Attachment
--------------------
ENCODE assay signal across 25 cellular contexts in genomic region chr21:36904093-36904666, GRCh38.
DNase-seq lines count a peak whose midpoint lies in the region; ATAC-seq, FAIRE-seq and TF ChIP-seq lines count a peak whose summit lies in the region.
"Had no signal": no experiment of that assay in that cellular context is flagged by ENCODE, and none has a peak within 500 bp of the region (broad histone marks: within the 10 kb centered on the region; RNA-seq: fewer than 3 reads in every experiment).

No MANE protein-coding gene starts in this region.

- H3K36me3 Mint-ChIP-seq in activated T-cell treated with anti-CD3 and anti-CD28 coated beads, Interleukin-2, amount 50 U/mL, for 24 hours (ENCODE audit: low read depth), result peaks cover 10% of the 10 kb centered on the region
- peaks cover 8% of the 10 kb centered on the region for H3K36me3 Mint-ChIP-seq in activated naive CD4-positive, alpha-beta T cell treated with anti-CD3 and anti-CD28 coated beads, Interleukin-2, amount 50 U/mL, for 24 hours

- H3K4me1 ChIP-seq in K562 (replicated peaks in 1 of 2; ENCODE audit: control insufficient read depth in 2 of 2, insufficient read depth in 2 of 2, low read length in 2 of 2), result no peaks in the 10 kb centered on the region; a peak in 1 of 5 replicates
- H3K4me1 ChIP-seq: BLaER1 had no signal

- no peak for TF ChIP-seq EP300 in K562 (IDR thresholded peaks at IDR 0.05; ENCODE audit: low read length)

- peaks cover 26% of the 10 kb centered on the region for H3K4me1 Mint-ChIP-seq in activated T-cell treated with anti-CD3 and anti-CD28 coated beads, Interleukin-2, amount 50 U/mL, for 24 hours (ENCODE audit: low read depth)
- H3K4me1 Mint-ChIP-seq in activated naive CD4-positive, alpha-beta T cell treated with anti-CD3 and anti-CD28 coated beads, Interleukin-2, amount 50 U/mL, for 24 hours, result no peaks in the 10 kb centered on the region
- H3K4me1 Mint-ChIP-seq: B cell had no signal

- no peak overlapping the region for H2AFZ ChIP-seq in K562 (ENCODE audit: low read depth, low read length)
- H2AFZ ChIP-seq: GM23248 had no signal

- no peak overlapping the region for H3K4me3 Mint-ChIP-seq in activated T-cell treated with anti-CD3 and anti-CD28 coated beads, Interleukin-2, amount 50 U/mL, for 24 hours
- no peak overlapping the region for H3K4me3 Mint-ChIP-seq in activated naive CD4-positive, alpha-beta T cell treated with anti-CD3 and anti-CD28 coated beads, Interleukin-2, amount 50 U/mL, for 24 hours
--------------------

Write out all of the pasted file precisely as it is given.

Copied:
ENCODE assay signal across 25 cellular contexts in genomic region chr21:36904093-36904666, GRCh38.
DNase-seq lines count a peak whose midpoint lies in the region; ATAC-seq, FAIRE-seq and TF ChIP-seq lines count a peak whose summit lies in the region.
"Had no signal": no experiment of that assay in that cellular context is flagged by ENCODE, and none has a peak within 500 bp of the region (broad histone marks: within the 10 kb centered on the region; RNA-seq: fewer than 3 reads in every experiment).

No MANE protein-coding gene starts in this region.

- H3K36me3 Mint-ChIP-seq in activated T-cell treated with anti-CD3 and anti-CD28 coated beads, Interleukin-2, amount 50 U/mL, for 24 hours (ENCODE audit: low read depth), result peaks cover 10% of the 10 kb centered on the region
- peaks cover 8% of the 10 kb centered on the region for H3K36me3 Mint-ChIP-seq in activated naive CD4-positive, alpha-beta T cell treated with anti-CD3 and anti-CD28 coated beads, Interleukin-2, amount 50 U/mL, for 24 hours

- H3K4me1 ChIP-seq in K562 (replicated peaks in 1 of 2; ENCODE audit: control insufficient read depth in 2 of 2, insufficient read depth in 2 of 2, low read length in 2 of 2), result no peaks in the 10 kb centered on the region; a peak in 1 of 5 replicates
- H3K4me1 ChIP-seq: BLaER1 had no signal

- no peak for TF ChIP-seq EP300 in K562 (IDR thresholded peaks at IDR 0.05; ENCODE audit: low read length)

- peaks cover 26% of the 10 kb centered on the region for H3K4me1 Mint-ChIP-seq in activated T-cell treated with anti-CD3 and anti-CD28 coated beads, Interleukin-2, amount 50 U/mL, for 24 hours (ENCODE audit: low read depth)
- H3K4me1 Mint-ChIP-seq in activated naive CD4-positive, alpha-beta T cell treated with anti-CD3 and anti-CD28 coated beads, Interleukin-2, amount 50 U/mL, for 24 hours, result no peaks in the 10 kb centered on the region
- H3K4me1 Mint-ChIP-seq: B cell had no signal

- no peak overlapping the region for H2AFZ ChIP-seq in K562 (ENCODE audit: low read depth, low read length)
- H2AFZ ChIP-seq: GM23248 had no signal

- no peak overlapping the region for H3K4me3 Mint-ChIP-seq in activated T-cell treated with anti-CD3 and anti-CD28 coated beads, Interleukin-2, amount 50 U/mL, for 24 hours
- no peak overlapping the region for H3K4me3 Mint-ChIP-seq in activated naive CD4-positive, alpha-beta T cell treated with anti-CD3 and anti-CD28 coated beads, Interleukin-2, amount 50 U/mL, for 24 hours